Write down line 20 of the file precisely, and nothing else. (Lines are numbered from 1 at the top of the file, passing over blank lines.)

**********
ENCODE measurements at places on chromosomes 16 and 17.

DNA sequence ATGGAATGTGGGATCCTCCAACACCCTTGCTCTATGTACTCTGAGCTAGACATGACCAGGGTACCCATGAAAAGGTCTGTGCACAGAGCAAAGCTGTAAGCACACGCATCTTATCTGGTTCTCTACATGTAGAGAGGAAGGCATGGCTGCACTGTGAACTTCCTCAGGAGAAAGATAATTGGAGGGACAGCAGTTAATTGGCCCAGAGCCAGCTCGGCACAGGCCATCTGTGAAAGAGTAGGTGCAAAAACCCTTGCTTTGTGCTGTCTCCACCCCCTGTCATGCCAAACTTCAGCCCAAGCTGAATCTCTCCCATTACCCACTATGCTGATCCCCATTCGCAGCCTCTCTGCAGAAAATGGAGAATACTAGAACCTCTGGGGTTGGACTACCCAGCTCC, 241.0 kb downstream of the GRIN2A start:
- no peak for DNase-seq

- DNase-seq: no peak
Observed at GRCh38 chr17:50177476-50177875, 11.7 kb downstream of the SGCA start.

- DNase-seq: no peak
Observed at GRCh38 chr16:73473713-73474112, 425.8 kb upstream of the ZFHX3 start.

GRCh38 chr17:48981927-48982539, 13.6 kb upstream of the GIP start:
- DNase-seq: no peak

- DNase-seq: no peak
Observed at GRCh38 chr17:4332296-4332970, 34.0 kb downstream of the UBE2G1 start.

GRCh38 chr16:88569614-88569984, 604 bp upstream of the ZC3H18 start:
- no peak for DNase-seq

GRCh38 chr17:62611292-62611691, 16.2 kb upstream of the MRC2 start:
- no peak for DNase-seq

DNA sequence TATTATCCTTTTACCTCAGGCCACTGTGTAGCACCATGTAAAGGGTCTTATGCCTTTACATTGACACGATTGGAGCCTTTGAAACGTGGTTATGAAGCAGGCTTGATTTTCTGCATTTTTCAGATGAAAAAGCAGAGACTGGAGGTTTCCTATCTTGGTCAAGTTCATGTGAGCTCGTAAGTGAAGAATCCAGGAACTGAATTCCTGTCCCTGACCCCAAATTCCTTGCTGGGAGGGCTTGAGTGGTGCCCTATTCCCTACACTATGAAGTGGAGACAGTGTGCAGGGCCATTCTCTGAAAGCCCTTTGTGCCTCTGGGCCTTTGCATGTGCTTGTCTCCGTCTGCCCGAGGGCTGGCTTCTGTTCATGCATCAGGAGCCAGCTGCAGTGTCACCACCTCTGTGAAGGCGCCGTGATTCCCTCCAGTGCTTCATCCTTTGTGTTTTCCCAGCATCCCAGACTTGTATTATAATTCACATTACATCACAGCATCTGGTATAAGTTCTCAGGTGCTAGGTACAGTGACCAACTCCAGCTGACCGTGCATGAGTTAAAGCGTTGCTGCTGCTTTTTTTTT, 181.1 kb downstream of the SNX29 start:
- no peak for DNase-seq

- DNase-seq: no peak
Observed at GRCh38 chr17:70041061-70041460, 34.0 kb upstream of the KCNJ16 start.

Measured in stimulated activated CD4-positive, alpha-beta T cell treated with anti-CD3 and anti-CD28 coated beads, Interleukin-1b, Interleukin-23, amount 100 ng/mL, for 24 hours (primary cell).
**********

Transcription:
Measured in stimulated activated CD4-positive, alpha-beta T cell treated with anti-CD3 and anti-CD28 coated beads, Interleukin-1b, Interleukin-23, amount 100 ng/mL, for 24 hours (primary cell).